Springs gymnast dies performing high-flying stunt

BRIAN GOMEZ Updated: December 5, 2010 at 12:00 am • Published: December 5, 2010

Bo Frese, known as “the Pied Piper of circus in Colorado Springs” because of high-flying gymnastics stunts and never-before-seen aerial tricks that captivated fans worldwide, died Monday after breaking his neck during practice at an area training facility. He was 37.

The Doherty High School graduate fractured his second cervical vertebra Saturday as he went through maneuvers at ArtSports World, falling inches short of a foam pit on a drop estimated at 30 feet. He never regained consciousness, and he had no brain activity when doctors removed him from life support with his family and friends at his bedside.

“Our best friend is gone,” said Mike Zapp, the owner of ArtSports trampoline club.

Zapp reported that Frese, recovering from a head injury he suffered while attempting the same stunt last month at a circus in Belgium, landed on a “highly padded area.” However, since Frese was so far above the ground, “it’s not hard to be a little off,” Zapp said. “He was trying to go into the pit, but not too far into the pit, and he didn’t quite make it into the pit. … He didn’t take it out far enough. One more foot, and he would have been OK.”

A YouTube sensation, Frese helped Wasson win the 1989 state championship and claimed the 1992 floor exercise state title at Doherty, then fell in love with trampoline and tumbling, a transition that sparked his career as an acrobat. If he wasn’t performing flips or high dives, he was doing handstands or somersaults – anything that created a little bit of fear and a whole lot of adrenaline rushing through his body.

Frese jumped off cliffs on Mexican beaches. Recently in Europe, he twirled sticks of fire while spinning in the air. Sometimes, he would stay awake all night, merely to exercise in hopes of perfecting his unique craft. On a YouTube video he uploaded of himself flipping around at ArtSports in 2007, he wrote, “I hate to feel the Earth beneath my feet.”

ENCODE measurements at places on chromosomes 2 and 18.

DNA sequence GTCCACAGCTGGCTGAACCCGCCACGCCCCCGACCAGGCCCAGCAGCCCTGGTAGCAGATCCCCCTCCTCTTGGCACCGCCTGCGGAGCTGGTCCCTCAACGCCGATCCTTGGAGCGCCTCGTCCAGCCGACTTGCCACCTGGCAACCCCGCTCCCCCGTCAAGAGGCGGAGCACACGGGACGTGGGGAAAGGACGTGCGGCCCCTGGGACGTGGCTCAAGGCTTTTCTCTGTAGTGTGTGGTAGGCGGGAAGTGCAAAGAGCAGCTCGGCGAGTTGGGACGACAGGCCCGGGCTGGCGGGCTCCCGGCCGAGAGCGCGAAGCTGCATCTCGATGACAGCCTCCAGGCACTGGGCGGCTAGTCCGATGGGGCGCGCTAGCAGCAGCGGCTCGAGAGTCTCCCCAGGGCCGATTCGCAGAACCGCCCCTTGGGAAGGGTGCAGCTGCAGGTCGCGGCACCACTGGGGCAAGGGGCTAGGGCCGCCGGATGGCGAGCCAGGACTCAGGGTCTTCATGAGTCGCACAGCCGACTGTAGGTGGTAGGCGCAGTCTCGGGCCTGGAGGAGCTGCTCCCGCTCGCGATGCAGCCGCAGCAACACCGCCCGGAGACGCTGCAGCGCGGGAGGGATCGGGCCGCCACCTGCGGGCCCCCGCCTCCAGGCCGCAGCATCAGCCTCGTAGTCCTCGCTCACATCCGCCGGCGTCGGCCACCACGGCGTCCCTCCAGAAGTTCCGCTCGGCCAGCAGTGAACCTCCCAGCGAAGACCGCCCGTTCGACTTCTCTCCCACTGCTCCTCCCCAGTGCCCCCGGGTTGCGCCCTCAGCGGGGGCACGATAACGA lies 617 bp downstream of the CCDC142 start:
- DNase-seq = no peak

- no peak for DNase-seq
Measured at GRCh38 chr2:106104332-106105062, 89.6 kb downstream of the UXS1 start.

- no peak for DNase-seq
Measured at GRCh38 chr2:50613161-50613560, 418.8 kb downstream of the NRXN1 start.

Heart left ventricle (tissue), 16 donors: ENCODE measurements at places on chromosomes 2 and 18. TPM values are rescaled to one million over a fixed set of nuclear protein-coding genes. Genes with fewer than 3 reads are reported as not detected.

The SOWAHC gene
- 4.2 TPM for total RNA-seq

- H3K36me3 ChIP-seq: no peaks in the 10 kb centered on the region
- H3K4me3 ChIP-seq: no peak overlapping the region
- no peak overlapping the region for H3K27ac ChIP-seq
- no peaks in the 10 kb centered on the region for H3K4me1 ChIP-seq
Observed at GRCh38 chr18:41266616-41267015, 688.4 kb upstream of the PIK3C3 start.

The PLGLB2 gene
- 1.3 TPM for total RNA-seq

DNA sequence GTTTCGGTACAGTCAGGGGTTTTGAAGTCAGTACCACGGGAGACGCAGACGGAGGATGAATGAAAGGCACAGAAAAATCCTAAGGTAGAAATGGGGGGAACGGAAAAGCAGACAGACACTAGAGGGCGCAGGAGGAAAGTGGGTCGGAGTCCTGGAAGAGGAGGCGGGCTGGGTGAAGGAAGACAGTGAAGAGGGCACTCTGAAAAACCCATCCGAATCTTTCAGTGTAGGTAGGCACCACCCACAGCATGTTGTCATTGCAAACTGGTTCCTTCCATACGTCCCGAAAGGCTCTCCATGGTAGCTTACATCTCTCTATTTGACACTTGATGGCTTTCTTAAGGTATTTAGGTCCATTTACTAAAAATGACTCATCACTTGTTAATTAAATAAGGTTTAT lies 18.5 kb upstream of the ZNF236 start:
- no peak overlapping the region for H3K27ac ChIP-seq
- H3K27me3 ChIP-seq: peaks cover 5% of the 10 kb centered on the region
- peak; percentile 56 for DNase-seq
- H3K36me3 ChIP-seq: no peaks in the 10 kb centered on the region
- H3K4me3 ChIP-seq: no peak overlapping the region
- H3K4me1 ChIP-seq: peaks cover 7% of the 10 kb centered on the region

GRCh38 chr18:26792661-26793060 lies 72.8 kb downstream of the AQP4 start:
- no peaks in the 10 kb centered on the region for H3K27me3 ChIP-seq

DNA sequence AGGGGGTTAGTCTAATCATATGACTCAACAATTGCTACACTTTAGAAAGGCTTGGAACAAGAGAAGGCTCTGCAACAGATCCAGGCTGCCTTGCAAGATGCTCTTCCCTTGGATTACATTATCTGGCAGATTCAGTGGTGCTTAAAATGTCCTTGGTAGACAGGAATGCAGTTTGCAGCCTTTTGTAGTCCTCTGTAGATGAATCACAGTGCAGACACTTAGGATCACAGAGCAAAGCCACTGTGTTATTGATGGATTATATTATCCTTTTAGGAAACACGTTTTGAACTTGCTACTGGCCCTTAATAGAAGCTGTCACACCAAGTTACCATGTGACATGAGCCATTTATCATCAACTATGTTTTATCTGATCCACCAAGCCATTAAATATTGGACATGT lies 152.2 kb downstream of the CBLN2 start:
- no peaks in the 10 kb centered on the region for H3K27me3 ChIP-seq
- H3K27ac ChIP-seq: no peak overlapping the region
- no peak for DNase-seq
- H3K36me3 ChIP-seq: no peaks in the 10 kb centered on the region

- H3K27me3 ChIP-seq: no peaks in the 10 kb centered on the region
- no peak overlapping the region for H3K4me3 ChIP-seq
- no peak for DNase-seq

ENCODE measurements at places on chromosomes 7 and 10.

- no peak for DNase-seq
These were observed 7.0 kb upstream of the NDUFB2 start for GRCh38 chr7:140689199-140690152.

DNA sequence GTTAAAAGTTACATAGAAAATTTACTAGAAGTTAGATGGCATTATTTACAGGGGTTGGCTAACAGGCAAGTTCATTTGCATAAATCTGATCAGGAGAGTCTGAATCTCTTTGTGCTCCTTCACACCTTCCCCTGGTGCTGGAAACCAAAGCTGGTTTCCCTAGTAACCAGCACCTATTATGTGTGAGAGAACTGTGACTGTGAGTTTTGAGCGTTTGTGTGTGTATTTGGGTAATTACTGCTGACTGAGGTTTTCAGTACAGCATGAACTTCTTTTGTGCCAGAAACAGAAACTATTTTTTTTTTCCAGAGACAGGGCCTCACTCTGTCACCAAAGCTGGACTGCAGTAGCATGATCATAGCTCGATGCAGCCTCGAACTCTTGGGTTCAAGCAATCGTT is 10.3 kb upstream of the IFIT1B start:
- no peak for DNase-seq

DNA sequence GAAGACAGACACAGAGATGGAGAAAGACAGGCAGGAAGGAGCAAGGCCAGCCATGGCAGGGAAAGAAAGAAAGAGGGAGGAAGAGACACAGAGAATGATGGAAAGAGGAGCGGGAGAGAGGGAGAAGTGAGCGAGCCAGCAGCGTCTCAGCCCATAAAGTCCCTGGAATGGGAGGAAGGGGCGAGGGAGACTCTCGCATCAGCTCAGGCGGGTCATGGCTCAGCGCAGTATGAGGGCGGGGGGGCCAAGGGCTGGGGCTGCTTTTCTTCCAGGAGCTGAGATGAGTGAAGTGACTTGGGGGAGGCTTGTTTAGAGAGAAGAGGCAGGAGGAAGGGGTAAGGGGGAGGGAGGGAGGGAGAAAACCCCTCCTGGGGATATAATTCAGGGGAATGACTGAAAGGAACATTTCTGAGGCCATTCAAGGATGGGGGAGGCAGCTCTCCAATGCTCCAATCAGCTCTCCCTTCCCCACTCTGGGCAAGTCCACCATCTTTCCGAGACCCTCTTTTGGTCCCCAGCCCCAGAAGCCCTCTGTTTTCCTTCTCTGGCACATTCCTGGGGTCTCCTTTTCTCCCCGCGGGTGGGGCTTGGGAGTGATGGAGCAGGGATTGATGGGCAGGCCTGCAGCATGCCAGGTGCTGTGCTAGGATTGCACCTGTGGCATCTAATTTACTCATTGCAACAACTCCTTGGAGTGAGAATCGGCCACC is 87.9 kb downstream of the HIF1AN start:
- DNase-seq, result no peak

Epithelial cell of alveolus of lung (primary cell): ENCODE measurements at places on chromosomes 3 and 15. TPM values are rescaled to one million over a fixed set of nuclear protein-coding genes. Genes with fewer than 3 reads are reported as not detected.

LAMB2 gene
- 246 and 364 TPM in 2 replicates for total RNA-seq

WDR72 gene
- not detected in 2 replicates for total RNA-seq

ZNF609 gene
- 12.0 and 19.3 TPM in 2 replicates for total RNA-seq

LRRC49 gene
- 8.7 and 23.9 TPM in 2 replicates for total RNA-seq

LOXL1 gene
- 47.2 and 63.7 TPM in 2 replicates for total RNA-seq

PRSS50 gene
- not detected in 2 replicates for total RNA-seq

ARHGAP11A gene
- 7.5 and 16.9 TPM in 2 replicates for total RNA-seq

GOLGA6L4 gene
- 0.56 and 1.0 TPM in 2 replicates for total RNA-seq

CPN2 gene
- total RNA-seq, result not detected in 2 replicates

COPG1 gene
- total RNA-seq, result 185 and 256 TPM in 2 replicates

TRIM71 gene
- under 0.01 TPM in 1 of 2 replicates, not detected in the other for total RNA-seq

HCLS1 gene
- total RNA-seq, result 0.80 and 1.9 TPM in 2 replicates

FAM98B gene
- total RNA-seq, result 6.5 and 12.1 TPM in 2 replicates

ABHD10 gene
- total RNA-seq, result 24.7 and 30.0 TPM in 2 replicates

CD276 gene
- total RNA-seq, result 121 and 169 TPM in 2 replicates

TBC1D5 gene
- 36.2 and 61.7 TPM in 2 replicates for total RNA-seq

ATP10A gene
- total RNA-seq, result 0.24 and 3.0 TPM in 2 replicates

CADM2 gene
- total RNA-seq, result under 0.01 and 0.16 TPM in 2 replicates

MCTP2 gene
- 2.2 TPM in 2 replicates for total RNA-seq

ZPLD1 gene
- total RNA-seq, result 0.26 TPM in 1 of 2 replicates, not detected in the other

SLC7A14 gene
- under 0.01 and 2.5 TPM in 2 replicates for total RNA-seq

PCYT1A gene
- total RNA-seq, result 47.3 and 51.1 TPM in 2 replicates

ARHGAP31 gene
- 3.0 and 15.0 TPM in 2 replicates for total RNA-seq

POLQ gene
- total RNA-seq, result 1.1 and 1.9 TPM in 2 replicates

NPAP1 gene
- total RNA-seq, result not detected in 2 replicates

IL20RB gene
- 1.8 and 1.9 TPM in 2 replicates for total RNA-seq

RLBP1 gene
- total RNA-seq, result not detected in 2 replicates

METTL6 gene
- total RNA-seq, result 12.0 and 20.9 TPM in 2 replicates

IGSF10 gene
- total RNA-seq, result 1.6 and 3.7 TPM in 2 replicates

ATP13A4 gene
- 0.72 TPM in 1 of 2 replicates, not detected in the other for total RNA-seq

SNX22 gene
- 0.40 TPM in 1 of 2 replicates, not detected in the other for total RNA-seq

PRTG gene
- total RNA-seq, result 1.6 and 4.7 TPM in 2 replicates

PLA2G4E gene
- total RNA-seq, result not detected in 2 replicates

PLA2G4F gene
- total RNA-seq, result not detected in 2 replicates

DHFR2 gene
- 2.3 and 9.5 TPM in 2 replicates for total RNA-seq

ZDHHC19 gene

Zapp dismissed the notion that Frese, a volunteer coach at ArtSports, subjected himself to more danger than the average gymnast. Frese had executed the maneuver that killed him thousands of times without incident, and after his head smashed against the trampoline in Belgium instead of his back, he told Zapp he realized “that he’s not invincible.”

“He was very methodical,” Zapp said. “He broke everything down. He was real smart. He didn’t go for things. He trained to get ready for things, and step by step, he got closer and closer. He did everything into the pit. He made sure there was no consequence as he was learning things. … He never risked himself. He never did anything risky.”

To Zapp, Frese was “a magnificent performer” and “an unbelievable athlete.” He went as far as calling him “physical magic,” noting that he was “not your usual person. He was an extreme physical artist. He could do things that you just can’t imagine.”

“Everybody loved him,” Zapp added. “We’re competitors, but nobody saw him that way. … He was a circus guy. He was better than all the rest of us.”

The day before the accident, in talking with Zapp, Frese said, “This period of my life has become my favorite of all time. This is the best time in my life.” Zapp said it’s painfully bittersweet knowing Frese died “in his favorite place, doing his favorite thing. … He had a silly personality. He lived to make people laugh and to enjoy.” 

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